Mission: OCOF is dedicated to the prevention of the perpetuation of family violence by exposing and promoting reform of policies and practices in family court vis a vis child abuse and domestic violence. As a result of misinformation, discrimination, inadequate education of professionals, corruption and misguided government policy, family courts throughout the nation have been awarding custody in 'at risk' custody disputes to identified abusers. According to the American Judges Foundation, Inc: "Studies show that batterers have been able to convince authorities that the victim is unfit or under serving of sole custody in approximately 70% of these challenged cases."
Programs: Our Children Our Future's first project, Expose: The Failure of Family Courts to Protect Children from Abuse in Custody Disputes is an anthology written by eighteen professionals from diverse fields and describes the profound and entrenched problems in the nation's family courts. We work with renown professionals including attorneys, appellate court judges, media analysts, mental health professionals, sociologists, medical professionals, child advocates, journalists, university professors and filmmakers amongst others, in collaborative projects that address this broad-based miscarriage of justice (and common sense!) We lead a coalition of major nonprofit organizations, National Campaign to End Child Custody Injustices (NCECCI), in efforts to implement a policy of ZERO TOLERANCE FOR FAMILY VIOLENCE in family law courtrooms. We have developed a public awareness and media education campaign which includes a Speakers Bureau, educational conferences, presentations to key organizations, a national survey, documentary films, websites, Internet marketing, media exposure, artificial intelligence software design for legal professionals working with protective parents and their children as well as educational and professional publications including a solutions-oriented anthology. The goal of these projects is to build a national constituency of support for substantive change in family law courts as the first stage of the reform process.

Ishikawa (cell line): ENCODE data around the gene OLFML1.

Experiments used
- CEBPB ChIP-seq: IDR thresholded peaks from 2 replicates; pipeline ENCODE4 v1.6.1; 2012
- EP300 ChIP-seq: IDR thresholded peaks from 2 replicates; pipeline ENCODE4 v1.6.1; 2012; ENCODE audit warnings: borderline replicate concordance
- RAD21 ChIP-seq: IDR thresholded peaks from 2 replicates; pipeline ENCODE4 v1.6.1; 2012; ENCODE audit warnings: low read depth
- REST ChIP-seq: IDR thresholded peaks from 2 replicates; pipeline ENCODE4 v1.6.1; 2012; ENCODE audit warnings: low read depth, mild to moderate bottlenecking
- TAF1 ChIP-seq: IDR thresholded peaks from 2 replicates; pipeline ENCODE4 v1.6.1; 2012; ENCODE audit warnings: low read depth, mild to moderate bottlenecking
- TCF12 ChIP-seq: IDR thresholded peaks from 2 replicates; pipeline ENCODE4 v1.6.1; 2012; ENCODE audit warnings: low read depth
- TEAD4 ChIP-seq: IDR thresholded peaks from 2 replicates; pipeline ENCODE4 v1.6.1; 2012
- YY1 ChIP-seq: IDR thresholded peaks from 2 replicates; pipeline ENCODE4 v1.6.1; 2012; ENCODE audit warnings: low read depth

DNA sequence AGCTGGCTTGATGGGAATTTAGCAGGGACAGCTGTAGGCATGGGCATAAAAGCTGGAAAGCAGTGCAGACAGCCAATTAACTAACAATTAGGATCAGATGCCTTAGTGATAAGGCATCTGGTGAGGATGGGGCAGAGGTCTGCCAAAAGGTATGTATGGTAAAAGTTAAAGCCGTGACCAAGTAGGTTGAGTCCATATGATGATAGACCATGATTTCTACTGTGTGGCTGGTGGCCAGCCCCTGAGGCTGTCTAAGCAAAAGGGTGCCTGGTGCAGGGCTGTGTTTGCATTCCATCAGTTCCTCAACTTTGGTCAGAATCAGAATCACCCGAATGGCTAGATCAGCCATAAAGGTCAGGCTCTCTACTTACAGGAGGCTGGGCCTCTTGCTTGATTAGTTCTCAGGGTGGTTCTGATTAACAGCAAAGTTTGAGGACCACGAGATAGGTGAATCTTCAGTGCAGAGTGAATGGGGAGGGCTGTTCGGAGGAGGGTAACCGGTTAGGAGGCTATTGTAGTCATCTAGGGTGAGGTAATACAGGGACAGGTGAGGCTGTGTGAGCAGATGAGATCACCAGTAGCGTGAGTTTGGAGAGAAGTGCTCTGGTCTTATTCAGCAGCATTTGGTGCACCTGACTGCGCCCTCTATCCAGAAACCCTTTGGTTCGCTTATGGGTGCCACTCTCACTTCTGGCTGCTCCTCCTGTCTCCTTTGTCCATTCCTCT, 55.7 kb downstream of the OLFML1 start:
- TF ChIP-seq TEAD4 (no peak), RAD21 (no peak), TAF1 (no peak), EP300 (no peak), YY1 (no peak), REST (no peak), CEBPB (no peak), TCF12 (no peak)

This organization's nonprofit status may have been revoked or it may have merged with another organization or ceased operations.